RICHMOND, Va. -- From the time they were young, Ashley Gill and Shawn Thomas were inseparable; they were soul mates with big dreams ahead of them, that they would often share with laughter.
“We’re going to travel, go skydiving, go to the Shenandoah Valley and we’re going to do mud runs,” Ashley remembers with a big smile. “If anyone met my sister, she loved everyone. I never met someone who didn’t love my sister.”
But their dreams together were shattered in November 2020, when Shawn died from organ failure.
“She would drop anything to help anyone,” Ashley says. “She was the sweetest soul, but she didn’t get the help she needed to combat alcoholism, which led to her death. So on November 16th, 2020, she had her rebirth date in heaven.”
While Shawn loved serving her country, including serving in Afghanistan, she experienced severe PTSD after leaving the military in January 2013. Shawn turned to alcohol to help cope, but she was able to eventually get help with her addiction and recover.
However, when the pandemic hit in March 2020, Shawn was working for the Department of Homeland Security and relapsed within just a few months. Ashley says she didn’t realize the extent of her sister’s suffering, until she received an emergency phone call one afternoon from a sheriff’s deputy.
“She was able to say goodbye, and then she was gone,” Ashley says.
In the months that followed, the pain of losing her sister became too much for Ashley to bear, and she fell into the same addiction that she had suffered earlier in life.
“I honestly don’t know what I would have done if it wasn’t for my family,” Ashley says. “I lost the thing that, other than my family, that I loved the most. I lost the person that I loved.”
With the support of her family and the inspiration of a friend, Ashley was able to get help and begin her recovery from alcoholism, but not before sustaining the same organ damage as her sister.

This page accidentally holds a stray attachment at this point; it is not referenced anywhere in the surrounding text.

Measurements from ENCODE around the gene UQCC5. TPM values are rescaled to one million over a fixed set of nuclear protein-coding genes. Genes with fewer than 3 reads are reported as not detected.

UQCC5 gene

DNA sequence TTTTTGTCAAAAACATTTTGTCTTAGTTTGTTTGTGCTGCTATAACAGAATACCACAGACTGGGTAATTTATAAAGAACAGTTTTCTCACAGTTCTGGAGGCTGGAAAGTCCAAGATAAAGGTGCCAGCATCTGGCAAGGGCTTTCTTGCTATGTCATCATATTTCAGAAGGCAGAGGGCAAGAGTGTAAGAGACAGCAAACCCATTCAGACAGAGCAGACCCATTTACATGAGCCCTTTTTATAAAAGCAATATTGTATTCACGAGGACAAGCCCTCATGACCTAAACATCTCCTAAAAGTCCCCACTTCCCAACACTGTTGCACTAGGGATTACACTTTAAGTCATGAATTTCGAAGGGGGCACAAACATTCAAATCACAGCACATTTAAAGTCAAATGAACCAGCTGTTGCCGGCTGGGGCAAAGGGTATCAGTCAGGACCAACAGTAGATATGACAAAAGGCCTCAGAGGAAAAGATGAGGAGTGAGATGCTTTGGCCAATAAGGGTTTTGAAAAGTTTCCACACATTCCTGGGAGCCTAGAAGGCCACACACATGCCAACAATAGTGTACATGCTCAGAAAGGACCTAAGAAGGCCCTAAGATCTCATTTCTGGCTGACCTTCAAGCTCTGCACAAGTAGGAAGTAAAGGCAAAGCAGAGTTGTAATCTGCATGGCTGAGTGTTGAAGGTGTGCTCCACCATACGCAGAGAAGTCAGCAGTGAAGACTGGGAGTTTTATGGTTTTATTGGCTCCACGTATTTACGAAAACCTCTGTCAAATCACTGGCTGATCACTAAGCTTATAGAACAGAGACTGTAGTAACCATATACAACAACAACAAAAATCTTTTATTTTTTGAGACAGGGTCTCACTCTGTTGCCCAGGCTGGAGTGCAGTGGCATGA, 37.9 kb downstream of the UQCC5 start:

Surrounded by her husband and two children, Ashley told CBS 6 that she was waiting and praying for a liver donor.
“We’re currently trying to find a donor, if not, I am at the mercy of UNO’s,” Ashley says. “I will get a call any minute of any day, telling me that a liver is found. It could be months; it could be years.”
But knowing that recovery from a liver transplant will take six to seven months, Ashley is trying to prepare her family, both financially and emotionally.
“She’s the strongest person I know- she’s done an amazing job,” says Ashely’s husband, Andrew.
Just before Christmas, CBS 6’s Tracy Sears surprised Ashley with a prayer shawl, knitted by parishioners at St. Mary’s Episcopal Church in Goochland. She also gave Ashley a gift card to help with future medical expenses as part of the Month of Giving made possible with the help of Virginia Credit Union.
“Oh my gosh, it’s beautiful,” Ashley says through tears.
“So many people are suffering right now with mental illness and substance abuse and you’re so brave to tell your story,” Tracy tells Ashley.
While Ashely says it’s painful to share her and her sister’s story, she hopes it will help others to feel less ashamed about the illness of addiction.
“If anyone is listening, I hope they know there’s life after addiction and there’s life after pain,” Ashley says. “I am here by the grace of God.”
Watch for a new CBS 6 Month of Giving surprise every day in December on CBS 6 News at 6 a.m., 4 p.m., and 6 p.m.
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